Protesters mass at George Mason University in Virginia. A panel charged with reviewing gift agreements at GMU has recommended more transparency and increased faculty involvement. (Matt Barakat/AP)

A panel that reviewed philanthropic giving at George Mason University following the discovery of problematic financial pacts is recommending increased faculty involvement and transparency in a report released Wednesday.

Although the committee did not find any “egregious practices” in its examination of more than 300 donor agreements, it highlighted language in 29 documents for further review, the report said. The review was focused on donor agreements that are still active and that underwrite faculty positions. The committee’s investigation also sought to ensure there was no inappropriate influence on academic affairs.

“The committee did identify some issues that require further action and policy improvements, including the need for further consideration of the implications of certain gift agreement provisions,” it said.

In an email sent to faculty and staff, GMU President Ángel Cabrera pledged to "identify specific changes that will strengthen our gift acceptance policies and bolster transparency.”

“It bears repeating that transparency and trust are essential to our mission," he wrote. "I appreciate everyone’s support in continuing to make that our standard.”

In a telephone interview, Cabrera said that if language was flagged in an agreement during the review process, it did not necessarily mean there was a problem, but rather that the document was considered more closely.

“It didn’t mean that those were bad agreements," he said. "It was 29 that needed to be discussed.”

GMU’s ties with donors — especially its relationship with the controversial Charles Koch Foundation — were thrust into the spotlight in April, when Cabrera announced that some financial gift agreements accepted by the public institution in Northern Virginia did not meet his standards of academic independence.

Those agreements did not give donors control over academic decisions, he said at the time, but still fell short of his expectations. Those pacts, accepted by GMU between 2003 and 2011, supported faculty positions in economics. All had expired except one, and the donor for the lone active agreement agreed to void the pact.

Agreements ­obtained by The Washington Post showed that, in some cases, committees that helped select professors included members designated by a donor.

Cabrera has been GMU’s president since 2012, so the agreements initially called into question were reached before he arrived. He announced the review of agreements that support faculty positions this spring, saying the university would take “swift and transparent corrective action" if officials found issues with active agreements or policies.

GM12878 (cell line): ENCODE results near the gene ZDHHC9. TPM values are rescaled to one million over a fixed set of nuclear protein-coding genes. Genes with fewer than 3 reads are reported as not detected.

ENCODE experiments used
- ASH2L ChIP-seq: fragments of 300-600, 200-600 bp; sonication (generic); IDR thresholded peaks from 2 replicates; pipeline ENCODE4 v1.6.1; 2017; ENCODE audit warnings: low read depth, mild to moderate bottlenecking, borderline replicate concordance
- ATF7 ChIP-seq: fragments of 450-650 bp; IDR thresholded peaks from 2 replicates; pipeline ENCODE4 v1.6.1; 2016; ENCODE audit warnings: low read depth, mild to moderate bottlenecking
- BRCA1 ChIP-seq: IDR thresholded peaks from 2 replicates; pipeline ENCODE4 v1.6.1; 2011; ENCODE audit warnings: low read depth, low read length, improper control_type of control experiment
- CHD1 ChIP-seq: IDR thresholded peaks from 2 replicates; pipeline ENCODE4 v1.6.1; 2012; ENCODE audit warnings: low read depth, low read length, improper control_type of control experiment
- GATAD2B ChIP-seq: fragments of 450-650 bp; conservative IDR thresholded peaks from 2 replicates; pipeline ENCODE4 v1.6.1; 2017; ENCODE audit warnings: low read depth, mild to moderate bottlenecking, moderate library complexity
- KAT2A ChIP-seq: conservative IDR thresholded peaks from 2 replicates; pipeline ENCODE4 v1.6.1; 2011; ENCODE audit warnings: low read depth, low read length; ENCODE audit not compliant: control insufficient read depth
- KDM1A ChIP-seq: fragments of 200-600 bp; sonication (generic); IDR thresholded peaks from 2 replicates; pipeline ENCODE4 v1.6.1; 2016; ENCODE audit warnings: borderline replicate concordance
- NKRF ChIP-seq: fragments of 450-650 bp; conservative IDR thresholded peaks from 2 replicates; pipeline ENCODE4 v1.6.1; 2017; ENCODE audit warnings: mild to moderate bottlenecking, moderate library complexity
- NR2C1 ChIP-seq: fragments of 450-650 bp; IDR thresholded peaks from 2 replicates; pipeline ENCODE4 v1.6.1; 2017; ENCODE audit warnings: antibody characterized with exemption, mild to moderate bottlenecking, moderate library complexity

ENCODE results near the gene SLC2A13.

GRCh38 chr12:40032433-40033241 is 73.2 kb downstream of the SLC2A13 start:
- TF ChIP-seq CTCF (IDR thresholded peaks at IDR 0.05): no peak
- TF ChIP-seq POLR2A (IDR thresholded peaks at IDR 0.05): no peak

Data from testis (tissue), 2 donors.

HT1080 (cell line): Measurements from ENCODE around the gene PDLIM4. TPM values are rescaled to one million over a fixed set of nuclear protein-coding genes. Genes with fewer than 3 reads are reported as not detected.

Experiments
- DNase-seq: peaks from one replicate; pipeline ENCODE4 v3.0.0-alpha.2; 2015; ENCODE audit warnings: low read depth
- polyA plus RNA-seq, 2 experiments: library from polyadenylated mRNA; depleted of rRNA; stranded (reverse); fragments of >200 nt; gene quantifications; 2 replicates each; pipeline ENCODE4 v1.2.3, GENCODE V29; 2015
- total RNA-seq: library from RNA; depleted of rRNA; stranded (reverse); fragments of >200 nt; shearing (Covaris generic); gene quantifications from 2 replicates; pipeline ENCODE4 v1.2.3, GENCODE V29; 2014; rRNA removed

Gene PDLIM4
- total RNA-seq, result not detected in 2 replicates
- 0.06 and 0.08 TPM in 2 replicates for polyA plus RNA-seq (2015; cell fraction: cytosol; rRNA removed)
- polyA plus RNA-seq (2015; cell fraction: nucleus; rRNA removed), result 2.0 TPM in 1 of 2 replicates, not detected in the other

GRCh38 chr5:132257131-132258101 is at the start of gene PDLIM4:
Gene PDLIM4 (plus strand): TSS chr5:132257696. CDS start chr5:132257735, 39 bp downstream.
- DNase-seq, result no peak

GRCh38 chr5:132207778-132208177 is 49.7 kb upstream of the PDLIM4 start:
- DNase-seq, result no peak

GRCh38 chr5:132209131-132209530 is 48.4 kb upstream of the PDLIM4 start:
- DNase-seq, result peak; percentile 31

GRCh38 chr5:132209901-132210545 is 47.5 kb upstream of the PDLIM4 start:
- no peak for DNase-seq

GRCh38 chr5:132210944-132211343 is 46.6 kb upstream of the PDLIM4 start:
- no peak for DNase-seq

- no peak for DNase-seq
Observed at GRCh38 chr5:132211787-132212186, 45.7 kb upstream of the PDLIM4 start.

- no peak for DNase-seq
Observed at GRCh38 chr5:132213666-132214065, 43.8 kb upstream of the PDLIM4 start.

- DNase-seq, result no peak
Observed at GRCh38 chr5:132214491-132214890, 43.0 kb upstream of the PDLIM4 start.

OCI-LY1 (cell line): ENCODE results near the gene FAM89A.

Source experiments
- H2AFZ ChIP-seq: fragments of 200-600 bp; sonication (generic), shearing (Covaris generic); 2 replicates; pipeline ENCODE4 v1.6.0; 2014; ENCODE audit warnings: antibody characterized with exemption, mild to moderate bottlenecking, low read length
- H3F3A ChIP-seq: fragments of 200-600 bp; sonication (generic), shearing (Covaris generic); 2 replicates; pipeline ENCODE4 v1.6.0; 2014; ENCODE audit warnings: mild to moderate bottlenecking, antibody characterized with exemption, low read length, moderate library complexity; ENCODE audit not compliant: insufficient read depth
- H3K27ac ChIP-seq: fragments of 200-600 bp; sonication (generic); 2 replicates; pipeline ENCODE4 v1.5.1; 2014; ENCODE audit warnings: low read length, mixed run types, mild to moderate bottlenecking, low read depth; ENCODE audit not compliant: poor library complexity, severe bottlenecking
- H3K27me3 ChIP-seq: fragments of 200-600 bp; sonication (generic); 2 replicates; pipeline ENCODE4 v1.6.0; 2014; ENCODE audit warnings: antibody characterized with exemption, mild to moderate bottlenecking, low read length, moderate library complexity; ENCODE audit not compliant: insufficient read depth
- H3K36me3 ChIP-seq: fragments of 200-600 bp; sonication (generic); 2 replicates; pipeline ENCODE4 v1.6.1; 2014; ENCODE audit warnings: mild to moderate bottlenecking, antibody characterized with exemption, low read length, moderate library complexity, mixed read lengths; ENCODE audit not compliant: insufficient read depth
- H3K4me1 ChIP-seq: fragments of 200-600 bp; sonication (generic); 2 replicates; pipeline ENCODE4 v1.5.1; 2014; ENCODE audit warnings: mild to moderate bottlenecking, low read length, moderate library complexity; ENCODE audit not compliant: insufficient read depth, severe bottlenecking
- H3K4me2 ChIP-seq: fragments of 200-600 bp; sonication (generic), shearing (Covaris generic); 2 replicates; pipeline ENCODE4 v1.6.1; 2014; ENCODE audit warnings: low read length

“I am fully committed to transparency and to the principle of academic independence," Cabrera said Wednesday. “And if there’s any questions, we’ll do whatever we need to do to clear those questions.”

The committee that reviewed the donor agreements met 11 times from June through September, GMU’s provost, S. David Wu, said a letter to Cabrera.

Its recommendations included creating a list of “conditions for gifts agreements that require additional reviews, based on specific flags and threshold levels." It also recommended that the university encourage transparency “at all levels and by all parties” during the gift acceptance process, and increase faculty representation on a gift acceptance committee.

“Our clear and strong consensus is that, with regard to all gifts made in support of the university, we must pledge to assure transparency, academic independence, and public trust,” the report states.

Keith Renshaw, a GMU faculty member who sat on the committee, said it was reassuring the probe did not unearth serious violations of academic freedom.

“I do think that we identified some language that’s probably not at all uncommon in gift agreements, but that we, I think, as a university, would like to strengthen and set some policies forward so that it’s a lot clearer what goes into these," said Renshaw, who is chair of the Faculty Senate at GMU.

The process revealed the complexities of philanthropy in higher education, Renshaw said. It became clear that gift agreements can take considerable time to draft and involve multiple parties.

“It’s hard to know who said what and which part came from where," he said. “So what we want to try to do is offer a lot more straightforward guidance in terms of what’s okay what’s not okay to have in there.”

Cabrera’s spring announcement about troubling agreements was related to funding from other donors in addition to the Charles Koch Foundation. Koch, a billionaire industrialist and backer of conservative political causes, is a major donor to universities. At GMU and on other college campuses, concerns have been raised about whether the foundation’s generosity comes with constraints on academic freedom.

The Koch Foundation’s relationship with GMU has garnered attention before — perhaps most notably in 2016, when $10 million from the foundation was among the gifts that led the university to rename its law school for Antonin Scalia, the late Supreme Court justice.

Concern about the Koch Foundation, private donors and institutional transparency were also at the center of a legal challenge that played out in Fairfax County Circuit Court earlier this year. A student group, Transparent GMU, sued the George Mason University Foundation as it pushed for access to private donor agreements.

A judge in July ruled against Transparent GMU in the court case, ruling that the foundation is not a public body, and therefore not subject to public records laws.

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